Non-linear relationship between serum 25-hydroxyvitamin D concentration and subsequent hip fracture
- First Online:
- Cite this article as:
- de Koning, L., Henne, D., Hemmelgarn, B.R. et al. Osteoporos Int (2013) 24: 2061. doi:10.1007/s00198-012-2249-6
Serum 25-OH vitamin D levels were compared in 254 hip fracture subjects and 2,402 matched control subjects. There was a significant inverse association between 25-OH vitamin D and hip fracture only between 0 and 70 nmol/L.
Vitamin D is integral to bone metabolism, however the utility of serum 25-OH vitamin D as a risk marker for hip fractures is controversial.
We conducted a case–control study of patients admitted to the hospitals with hip fractures in Calgary, Alberta, (catchment population 1.4 million) between January 1, 2007 and August 31, 2011. We searched the laboratory information system of Calgary Laboratory Services for serum 25-OH vitamin D levels within 6 months prior to admission on patients admitted to hospital with hip fractures. Cases were identified through the Calgary Laboratory Services laboratory information system and were matched to controls for age, sex, and month of testing. The hip fracture–25-OH vitamin D association was examined using multiple linear and spline regression.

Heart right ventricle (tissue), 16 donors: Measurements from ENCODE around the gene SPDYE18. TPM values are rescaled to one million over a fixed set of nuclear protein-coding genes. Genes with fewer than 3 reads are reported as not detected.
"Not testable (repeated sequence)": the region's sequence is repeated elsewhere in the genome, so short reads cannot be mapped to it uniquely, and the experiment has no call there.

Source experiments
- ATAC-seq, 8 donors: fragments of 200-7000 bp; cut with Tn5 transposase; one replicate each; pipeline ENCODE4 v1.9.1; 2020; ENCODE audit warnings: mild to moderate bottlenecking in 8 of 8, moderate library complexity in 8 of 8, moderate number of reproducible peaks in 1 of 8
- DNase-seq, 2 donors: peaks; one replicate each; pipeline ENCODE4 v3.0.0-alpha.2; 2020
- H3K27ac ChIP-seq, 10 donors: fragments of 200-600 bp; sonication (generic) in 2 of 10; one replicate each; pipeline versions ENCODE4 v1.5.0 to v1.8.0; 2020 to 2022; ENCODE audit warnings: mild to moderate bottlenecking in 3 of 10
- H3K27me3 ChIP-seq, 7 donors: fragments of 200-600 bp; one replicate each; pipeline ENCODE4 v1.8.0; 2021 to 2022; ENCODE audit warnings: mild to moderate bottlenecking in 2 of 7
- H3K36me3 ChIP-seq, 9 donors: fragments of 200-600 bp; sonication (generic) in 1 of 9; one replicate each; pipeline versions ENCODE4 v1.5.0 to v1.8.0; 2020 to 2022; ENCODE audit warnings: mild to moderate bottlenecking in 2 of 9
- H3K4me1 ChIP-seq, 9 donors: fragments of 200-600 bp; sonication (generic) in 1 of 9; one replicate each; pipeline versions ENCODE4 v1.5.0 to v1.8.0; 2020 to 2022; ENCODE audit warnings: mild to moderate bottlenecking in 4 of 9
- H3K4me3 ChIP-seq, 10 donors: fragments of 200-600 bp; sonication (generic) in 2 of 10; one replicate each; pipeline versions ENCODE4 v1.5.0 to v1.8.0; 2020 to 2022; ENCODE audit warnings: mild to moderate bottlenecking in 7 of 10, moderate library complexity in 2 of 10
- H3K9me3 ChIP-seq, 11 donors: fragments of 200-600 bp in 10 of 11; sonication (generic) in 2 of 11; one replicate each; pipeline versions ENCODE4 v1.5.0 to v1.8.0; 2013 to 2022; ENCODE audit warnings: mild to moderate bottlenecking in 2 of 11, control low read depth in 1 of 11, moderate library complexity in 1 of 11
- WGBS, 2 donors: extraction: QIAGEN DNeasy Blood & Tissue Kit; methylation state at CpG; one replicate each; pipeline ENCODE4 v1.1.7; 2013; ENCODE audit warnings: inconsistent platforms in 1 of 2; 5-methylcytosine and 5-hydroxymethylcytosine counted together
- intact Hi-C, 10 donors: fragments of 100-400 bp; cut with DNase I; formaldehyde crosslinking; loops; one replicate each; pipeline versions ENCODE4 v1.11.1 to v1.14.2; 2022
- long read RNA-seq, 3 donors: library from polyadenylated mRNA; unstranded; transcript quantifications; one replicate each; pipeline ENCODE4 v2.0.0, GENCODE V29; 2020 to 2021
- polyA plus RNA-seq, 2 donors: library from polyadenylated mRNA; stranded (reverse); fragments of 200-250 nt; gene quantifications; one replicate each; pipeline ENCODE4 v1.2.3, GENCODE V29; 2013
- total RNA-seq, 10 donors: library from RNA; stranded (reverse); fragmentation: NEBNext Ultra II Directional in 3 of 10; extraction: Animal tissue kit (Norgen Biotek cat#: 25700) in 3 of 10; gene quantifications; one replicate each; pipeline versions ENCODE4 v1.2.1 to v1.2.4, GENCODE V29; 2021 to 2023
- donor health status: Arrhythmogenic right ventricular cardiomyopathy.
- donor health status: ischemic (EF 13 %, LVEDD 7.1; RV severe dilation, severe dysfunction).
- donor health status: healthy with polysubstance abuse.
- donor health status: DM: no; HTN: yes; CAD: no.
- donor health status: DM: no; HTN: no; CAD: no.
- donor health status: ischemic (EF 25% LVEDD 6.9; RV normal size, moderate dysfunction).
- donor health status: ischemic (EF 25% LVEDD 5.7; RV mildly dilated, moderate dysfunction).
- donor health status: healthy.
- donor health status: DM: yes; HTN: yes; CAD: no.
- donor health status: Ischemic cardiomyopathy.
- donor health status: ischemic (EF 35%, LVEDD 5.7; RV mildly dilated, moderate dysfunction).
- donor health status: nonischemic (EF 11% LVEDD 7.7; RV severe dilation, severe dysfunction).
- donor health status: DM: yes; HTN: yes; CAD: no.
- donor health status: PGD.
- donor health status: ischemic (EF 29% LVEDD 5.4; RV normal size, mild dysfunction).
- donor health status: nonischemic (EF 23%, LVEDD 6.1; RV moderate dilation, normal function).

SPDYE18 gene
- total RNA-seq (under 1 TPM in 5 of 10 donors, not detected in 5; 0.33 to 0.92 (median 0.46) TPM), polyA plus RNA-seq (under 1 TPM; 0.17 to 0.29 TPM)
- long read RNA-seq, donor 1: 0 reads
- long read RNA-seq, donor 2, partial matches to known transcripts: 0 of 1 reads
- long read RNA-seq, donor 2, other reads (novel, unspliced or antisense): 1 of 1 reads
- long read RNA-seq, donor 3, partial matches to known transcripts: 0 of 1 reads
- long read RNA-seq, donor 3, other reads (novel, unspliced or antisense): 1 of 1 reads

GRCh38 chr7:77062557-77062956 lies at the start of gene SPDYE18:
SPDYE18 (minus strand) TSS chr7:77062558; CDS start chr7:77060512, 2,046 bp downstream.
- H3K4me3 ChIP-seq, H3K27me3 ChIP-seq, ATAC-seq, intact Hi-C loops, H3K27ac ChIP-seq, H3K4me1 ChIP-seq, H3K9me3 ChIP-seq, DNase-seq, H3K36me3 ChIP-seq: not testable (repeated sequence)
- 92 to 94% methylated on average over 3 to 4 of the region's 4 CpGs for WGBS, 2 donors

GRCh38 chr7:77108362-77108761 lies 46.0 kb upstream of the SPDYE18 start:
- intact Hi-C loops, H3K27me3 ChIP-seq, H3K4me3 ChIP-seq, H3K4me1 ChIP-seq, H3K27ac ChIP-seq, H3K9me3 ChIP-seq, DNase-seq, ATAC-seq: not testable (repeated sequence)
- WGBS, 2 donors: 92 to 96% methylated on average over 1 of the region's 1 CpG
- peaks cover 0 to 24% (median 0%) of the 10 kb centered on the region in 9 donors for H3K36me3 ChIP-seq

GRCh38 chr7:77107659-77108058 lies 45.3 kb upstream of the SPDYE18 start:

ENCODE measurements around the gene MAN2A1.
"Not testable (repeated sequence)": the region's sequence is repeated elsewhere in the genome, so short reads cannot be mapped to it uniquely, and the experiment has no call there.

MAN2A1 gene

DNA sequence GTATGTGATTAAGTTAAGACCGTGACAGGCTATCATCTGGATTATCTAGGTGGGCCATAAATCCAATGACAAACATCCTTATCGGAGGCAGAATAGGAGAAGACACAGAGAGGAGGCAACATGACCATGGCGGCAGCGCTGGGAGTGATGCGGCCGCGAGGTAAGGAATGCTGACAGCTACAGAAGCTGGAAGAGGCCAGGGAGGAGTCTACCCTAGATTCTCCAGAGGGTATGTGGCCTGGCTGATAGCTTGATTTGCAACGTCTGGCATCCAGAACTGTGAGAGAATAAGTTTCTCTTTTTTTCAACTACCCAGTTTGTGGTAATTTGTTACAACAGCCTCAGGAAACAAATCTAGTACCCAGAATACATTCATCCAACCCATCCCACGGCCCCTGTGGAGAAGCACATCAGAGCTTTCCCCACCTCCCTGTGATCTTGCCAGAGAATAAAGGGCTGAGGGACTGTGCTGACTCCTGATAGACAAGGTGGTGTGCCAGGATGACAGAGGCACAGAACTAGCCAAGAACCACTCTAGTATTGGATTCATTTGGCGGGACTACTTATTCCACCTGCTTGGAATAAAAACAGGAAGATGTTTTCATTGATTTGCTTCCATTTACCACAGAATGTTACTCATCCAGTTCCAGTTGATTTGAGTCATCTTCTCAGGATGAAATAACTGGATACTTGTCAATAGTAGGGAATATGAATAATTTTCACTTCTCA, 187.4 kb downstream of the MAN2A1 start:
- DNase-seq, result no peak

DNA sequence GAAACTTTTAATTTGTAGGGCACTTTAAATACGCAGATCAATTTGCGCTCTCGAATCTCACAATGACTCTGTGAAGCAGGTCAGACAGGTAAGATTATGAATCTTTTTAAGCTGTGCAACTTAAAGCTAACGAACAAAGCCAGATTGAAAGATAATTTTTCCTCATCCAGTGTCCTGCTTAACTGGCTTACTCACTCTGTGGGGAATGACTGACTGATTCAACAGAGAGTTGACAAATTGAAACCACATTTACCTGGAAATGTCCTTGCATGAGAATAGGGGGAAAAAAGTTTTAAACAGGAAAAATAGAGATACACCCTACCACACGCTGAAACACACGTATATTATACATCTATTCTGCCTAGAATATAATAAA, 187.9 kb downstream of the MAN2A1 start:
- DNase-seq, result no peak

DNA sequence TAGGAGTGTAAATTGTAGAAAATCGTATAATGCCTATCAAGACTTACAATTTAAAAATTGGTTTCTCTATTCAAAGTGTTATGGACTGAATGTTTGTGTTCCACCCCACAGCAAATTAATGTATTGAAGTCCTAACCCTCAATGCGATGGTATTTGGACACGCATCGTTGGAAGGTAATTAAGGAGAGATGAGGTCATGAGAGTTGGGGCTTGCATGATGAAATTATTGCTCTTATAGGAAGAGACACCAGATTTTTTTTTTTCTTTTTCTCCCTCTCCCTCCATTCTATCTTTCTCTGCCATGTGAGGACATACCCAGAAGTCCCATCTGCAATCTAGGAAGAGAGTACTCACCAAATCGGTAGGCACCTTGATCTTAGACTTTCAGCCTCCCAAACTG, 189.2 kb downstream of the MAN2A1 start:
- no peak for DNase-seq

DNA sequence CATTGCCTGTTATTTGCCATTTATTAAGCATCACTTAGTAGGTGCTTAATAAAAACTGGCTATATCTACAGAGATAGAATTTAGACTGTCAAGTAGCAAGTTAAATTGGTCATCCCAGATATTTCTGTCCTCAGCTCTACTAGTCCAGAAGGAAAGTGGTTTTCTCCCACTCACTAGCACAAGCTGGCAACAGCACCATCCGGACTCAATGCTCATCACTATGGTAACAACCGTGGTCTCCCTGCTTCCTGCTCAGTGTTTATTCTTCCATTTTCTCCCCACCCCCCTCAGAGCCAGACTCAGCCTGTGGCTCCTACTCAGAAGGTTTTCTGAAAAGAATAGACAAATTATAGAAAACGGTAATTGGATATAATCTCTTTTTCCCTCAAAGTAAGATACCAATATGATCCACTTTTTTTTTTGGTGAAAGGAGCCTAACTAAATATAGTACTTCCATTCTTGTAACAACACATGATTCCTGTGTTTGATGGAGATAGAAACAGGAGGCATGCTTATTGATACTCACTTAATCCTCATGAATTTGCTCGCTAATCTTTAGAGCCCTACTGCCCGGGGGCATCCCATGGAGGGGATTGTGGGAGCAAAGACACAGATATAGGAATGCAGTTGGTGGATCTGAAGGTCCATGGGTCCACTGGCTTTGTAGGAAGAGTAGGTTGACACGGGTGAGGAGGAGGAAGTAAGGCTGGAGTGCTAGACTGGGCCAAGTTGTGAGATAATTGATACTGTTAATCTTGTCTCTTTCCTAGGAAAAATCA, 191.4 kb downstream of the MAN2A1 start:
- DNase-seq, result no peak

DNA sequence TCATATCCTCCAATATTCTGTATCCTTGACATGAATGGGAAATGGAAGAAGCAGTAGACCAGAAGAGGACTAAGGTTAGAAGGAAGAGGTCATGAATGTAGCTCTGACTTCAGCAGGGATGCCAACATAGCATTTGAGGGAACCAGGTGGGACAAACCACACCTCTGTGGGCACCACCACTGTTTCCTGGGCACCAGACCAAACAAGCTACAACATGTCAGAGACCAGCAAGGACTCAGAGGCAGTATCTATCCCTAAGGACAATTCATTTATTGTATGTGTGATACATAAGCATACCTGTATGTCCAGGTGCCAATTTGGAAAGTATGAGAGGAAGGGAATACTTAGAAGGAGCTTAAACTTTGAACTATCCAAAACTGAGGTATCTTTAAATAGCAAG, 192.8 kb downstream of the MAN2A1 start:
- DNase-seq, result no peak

Of 305 subjects initially identified with hip fractures, serum 25-OH vitamin D levels were available for 254 (83 %). These were matched to 2,402 control subjects. We observed a significant (p < 0.01) non-linear relationship such that 25-OH vitamin D was inversely associated with hip fracture only below 70 nmol/L (odds ratio = 0.81 per 10 nmol/L increase; 95 % CI 0.86–0.93).
The utility of 25-OH vitamin D level as a risk marker for hip fracture depends on the cut-off level used and was of potential use only for lower levels of 25-OH vitamin D.